* CO2 tax likely to be frozen at 18.08 pounds/T in 2016
* Generators' carbon costs still 3 times higher than EU
By Susanna Twidale
LONDON, Feb 13 The British government is
expected to freeze the carbon tax on fossil fuels but at a level
unlikely to alleviate high power bills for consumers and
energy-intensive companies, analysts said on Thursday.
Analysts and industry sources expect Chancellor George
Osborne to announce, as part of his March budget, the freezing
of the carbon tax on fuel used to generate electricity.
But the price, even after a freeze, will still leave British
generators paying around three times more for their emissions
than their European counterparts.
"Freezing it for a few years could be a halfway house that
doesn't satisfy anyone," said Peter Atherton, an analyst at
Britain's carbon price floor came into effect in April 2013
and was designed to ensure that power producers pay at least 30
pounds per tonne for emitting carbon dioxide (CO2) by 2020.
It was set at 4.94 pounds ($8.19) per tonne in April 2013,
rising to 18.08 pounds per tonne in April 2015.
A treasury spokesperson said the level had been set until
the 2015/16 tax year but that no decision has been made for the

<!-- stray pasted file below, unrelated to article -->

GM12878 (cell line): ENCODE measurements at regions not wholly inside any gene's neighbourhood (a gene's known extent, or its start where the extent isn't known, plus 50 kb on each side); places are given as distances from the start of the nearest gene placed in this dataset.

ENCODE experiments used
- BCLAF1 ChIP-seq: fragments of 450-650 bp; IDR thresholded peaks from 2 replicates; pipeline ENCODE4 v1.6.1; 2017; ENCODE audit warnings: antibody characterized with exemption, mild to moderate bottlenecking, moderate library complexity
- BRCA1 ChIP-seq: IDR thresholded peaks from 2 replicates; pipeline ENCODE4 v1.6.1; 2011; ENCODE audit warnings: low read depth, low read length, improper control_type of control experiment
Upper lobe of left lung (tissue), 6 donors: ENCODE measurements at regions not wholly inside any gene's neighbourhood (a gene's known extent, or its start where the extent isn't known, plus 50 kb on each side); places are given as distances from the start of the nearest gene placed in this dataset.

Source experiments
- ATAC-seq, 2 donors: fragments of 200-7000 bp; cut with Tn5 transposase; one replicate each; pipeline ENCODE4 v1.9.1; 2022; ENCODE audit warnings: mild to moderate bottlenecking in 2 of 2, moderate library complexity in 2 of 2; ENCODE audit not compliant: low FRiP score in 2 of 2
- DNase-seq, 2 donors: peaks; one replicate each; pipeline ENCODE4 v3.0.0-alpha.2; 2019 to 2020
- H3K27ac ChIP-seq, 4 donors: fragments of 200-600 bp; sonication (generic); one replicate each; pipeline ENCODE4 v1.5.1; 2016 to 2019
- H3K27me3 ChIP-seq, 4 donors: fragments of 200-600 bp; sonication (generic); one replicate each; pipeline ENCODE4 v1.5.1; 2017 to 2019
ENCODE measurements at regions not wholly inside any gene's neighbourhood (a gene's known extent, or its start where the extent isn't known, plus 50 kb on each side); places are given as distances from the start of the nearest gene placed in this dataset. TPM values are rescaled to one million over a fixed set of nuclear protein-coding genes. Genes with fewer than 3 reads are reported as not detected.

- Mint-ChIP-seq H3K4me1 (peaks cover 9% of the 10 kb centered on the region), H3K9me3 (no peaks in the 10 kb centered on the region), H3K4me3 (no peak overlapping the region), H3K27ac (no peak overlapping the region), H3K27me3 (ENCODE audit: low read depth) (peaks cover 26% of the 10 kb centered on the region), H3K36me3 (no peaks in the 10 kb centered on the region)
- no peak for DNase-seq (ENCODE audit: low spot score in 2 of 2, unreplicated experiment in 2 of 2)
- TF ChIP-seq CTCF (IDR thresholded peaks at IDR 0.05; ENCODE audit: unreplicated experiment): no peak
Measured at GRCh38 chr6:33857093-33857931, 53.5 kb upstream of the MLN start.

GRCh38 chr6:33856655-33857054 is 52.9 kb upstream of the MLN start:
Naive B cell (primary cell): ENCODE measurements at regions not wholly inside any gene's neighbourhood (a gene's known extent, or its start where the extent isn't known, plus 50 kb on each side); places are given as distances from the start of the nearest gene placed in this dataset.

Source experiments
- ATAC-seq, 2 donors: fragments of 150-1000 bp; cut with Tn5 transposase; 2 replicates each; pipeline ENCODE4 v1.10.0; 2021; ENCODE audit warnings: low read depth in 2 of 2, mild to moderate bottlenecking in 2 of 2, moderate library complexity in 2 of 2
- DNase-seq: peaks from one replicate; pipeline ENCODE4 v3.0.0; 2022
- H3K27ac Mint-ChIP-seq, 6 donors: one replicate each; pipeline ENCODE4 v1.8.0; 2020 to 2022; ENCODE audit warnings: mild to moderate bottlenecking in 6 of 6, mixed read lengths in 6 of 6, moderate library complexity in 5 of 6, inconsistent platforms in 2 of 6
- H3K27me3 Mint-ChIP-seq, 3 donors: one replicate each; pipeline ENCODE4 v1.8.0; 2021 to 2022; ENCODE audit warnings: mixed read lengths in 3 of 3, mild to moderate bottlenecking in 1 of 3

following four years. A freeze is, therefore, likely to keep the
price at the 2016 level of 18.08 pounds.
"That means wholesale power prices would be some 13 percent
higher than without the tax," Trevor Sikoski, an analyst at
London based Energy Aspects, estimated.
UK power generators must pay the British tax on top of their
obligation under the EU's Emissions Trading System to surrender
one carbon permit for each tonne of CO2 they emit.
EU carbon prices have plummeted by 65 percent over the past
three years to around 6.50 euros a tonne.
Analysts forecast the EU carbon price will average around 11
euros a tonne in 2016, for an overall carbon cost for UK
generators at around 33 euros.
The UK's big six energy companies so far have passed on
higher costs to consumers. Last year, they sparked public anger
and political debate by announcing price rises well above
inflation, blaming wholesale price gains, infrastructure costs,
and the government's environmental and social programmes.
For energy-intensive industries, Britain has introduced a
compensation package to help shield them from carbon
costs, but industry groups say the tax still
leaves them at a competitive disadvantage to the rest of Europe.
"I believe we have strong support across government,
especially in BIS (Department for Business, Innovation and
Skills). Plus we have elements of support in the Treasury and
DECC. (Department of Energy and Climate Change)," Terry Scuoler,
chief executive of manufacturers' organisation EEF, said in an
"I know the Treasury officials' biggest concern is seeing a
loss of revenue if this tax is frozen, but I am hopeful that the
Chancellor will be supportive given the critical importance of
the issue to UK industry," he added.
HM Revenue and Customs documents show the tax is expected to
raise more than 1.2 billion pounds during the 2015-16 tax year.
($1 = 0.6030 British pounds)
($1 = 0.7359 euros)
($1 = 0.7359 euros)
(Additional reporting by Ben Garside, Maytaal Angel and James
Williams; editing by Jane Baird)